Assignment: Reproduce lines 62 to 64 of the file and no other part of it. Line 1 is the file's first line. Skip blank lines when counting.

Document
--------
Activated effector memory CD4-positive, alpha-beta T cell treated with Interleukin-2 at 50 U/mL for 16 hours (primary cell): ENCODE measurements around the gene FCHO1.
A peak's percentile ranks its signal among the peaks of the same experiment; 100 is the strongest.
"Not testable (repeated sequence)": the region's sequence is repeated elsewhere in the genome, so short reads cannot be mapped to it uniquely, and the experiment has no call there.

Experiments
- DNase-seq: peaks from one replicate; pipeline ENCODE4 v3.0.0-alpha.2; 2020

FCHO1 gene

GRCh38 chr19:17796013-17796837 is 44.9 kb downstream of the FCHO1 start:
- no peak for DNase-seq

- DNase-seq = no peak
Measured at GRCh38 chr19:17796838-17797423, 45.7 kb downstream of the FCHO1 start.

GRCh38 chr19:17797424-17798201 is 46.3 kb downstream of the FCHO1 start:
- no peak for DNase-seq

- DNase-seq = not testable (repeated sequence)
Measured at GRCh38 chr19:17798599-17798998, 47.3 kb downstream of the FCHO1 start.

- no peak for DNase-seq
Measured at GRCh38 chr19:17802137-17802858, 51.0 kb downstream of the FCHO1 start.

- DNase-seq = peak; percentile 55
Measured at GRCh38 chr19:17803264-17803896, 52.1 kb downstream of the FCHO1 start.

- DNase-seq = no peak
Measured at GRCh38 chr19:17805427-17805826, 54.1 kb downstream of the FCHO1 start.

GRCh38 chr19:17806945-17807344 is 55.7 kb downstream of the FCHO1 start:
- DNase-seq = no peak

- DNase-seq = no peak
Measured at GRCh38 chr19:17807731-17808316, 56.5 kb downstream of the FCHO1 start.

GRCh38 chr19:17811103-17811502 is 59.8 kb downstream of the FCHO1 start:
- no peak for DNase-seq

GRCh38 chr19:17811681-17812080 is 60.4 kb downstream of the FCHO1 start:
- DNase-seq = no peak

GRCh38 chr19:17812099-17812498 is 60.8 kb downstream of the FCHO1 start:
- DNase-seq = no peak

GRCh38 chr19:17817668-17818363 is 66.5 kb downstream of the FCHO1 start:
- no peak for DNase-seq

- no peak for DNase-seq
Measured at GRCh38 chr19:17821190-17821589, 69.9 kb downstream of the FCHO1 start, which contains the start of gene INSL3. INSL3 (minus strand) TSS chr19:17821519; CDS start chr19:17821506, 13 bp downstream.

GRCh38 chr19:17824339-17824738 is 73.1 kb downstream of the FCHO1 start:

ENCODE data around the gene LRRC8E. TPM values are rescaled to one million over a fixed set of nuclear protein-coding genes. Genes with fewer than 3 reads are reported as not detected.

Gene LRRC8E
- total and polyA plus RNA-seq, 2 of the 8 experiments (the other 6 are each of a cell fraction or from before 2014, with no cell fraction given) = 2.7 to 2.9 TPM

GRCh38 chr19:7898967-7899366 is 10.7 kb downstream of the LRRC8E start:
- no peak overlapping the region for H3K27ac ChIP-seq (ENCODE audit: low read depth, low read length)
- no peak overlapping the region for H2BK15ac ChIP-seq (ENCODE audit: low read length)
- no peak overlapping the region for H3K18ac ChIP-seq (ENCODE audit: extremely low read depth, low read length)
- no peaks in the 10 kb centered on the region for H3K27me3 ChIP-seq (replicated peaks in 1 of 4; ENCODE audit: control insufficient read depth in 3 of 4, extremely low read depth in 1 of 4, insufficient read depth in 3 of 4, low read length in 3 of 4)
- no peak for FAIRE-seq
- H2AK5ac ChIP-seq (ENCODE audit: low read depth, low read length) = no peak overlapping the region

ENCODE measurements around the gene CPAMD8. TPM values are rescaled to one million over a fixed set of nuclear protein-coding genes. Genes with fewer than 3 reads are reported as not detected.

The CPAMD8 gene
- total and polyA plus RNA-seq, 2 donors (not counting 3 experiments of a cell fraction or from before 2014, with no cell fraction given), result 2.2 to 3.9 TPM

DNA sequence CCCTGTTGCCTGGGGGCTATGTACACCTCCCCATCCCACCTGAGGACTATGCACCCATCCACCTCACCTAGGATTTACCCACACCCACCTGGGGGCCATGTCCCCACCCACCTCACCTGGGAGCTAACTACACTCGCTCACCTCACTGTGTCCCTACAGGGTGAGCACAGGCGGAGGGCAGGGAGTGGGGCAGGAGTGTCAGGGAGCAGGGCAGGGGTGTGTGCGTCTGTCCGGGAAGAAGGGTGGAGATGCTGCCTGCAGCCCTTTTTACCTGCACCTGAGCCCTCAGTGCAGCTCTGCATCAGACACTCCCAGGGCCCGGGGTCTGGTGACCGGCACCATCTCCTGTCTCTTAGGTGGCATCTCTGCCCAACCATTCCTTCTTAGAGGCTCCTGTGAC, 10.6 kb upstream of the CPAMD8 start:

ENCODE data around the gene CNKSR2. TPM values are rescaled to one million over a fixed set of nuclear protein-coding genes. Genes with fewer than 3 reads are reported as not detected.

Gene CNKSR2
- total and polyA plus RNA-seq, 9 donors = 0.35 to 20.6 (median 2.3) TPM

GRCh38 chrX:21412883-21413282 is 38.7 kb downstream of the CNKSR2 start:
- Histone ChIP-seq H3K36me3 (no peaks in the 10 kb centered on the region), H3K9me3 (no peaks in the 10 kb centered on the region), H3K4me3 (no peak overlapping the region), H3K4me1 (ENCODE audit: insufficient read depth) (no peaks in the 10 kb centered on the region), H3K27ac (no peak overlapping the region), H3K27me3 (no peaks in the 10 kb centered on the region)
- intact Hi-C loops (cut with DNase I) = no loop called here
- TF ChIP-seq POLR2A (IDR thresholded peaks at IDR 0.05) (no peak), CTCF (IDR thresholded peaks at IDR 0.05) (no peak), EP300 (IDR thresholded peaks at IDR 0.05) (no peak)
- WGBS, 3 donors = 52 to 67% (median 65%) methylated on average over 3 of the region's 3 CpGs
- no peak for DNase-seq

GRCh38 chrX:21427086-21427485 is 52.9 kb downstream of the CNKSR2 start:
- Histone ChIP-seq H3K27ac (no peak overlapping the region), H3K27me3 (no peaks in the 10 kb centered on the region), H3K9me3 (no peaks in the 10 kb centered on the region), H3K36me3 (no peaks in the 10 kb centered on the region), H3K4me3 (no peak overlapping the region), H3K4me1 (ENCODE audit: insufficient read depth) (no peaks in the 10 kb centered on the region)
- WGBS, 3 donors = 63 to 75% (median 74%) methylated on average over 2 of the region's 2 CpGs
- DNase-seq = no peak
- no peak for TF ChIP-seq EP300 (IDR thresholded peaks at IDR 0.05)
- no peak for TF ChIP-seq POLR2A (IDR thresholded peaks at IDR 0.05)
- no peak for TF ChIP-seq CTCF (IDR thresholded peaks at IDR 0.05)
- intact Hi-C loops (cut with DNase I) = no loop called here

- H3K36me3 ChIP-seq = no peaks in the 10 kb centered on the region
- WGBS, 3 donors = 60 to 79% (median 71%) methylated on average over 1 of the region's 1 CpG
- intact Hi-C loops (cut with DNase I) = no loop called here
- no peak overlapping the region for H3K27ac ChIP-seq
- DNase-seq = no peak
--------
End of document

- DNase-seq = no peak
- no peak for TF ChIP-seq EP300 (IDR thresholded peaks at IDR 0.05)
- no peak for TF ChIP-seq POLR2A (IDR thresholded peaks at IDR 0.05)